feminist news round-up 15.01.2012
Cesson-Sevigne, a town in France, has officially banned the title ‘Mademoiselle’. The reason behind the move is that it is nobody’s business whether or not a woman (or girl) is married. The distinction between the two titles, say officials, can be discriminatory or indiscreet. All women are to be addressed as ‘Madame’, regardless of age or marital status. You can read more here.
Governor Pardons Inmates who Murdered Wives, Girlfriends
Mississippi Governor Haley Barbour has pardoned several prison inmates, including people found guilty of murdering their wives and girlfriends. Those inmates were serving life terms and, coincidentally we’re sure, happened to be working as a ‘trustee’ at the governor’s mansion. They were pardoned for ‘good behaviour’. Releasing ‘trustees’, claims Barbour, is a state tradition in Mississippi. Meanwhile, family of the victims have spoken out in anger and fear. You can read more here.
Even More Claims of Abuse for the Australian Defence Force
A freedom of information application has led to the release of 350 documents relating to disturbing and abusive reports in the Australian Defence Force. This has included allegations of rape and other sexual harassment (including crimes against civilians and minors), child pornography, filming of sexual encounters, inappropriate relationships, and drug abuse. The Australian Defence Force has claimed that all of these matters were promptly brought to police attention, however they were covered-up from the media. You can read more here.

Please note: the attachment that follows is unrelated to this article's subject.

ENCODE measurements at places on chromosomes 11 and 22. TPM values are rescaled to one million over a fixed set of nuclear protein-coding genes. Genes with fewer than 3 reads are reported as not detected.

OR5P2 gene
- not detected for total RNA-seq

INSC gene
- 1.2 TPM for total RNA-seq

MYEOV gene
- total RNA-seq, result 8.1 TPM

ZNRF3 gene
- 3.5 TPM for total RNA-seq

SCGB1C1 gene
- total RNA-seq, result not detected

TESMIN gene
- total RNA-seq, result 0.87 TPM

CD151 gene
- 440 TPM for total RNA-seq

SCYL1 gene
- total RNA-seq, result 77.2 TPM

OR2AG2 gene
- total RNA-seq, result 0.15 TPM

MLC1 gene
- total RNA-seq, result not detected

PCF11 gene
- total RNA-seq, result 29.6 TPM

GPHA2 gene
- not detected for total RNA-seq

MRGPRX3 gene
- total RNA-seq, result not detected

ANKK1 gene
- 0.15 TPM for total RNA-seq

Family Focus for the Military
Another report recently released regarding the Australian Defence Force attacks the institution for its lack of family friendliness. The report states that the military should adopt flexible workplace practices, such as job sharing, flex-time, and working from home, as an important way to get more women involved and change its problematic culture (see above). While many women report having had positive experiences working in defence, others report a culture of harassment, bullying, and abuse. Moreover, the defence force lacks women in high positions, which could be part of the reason why so many examples of disrespect towards women have emerged in recent news. You can read more here.
Women to Make Mark in Kenyan Politics
Elections in Kenya, set for August this year, will make powerful changes in the way women are represented in politics. A recent constitutional change in 2010 stipulates that ‘not more than two-thirds of the members of elective public bodies shall be of the same gender’. This means that women will be better represented on a national level. You can read more here.
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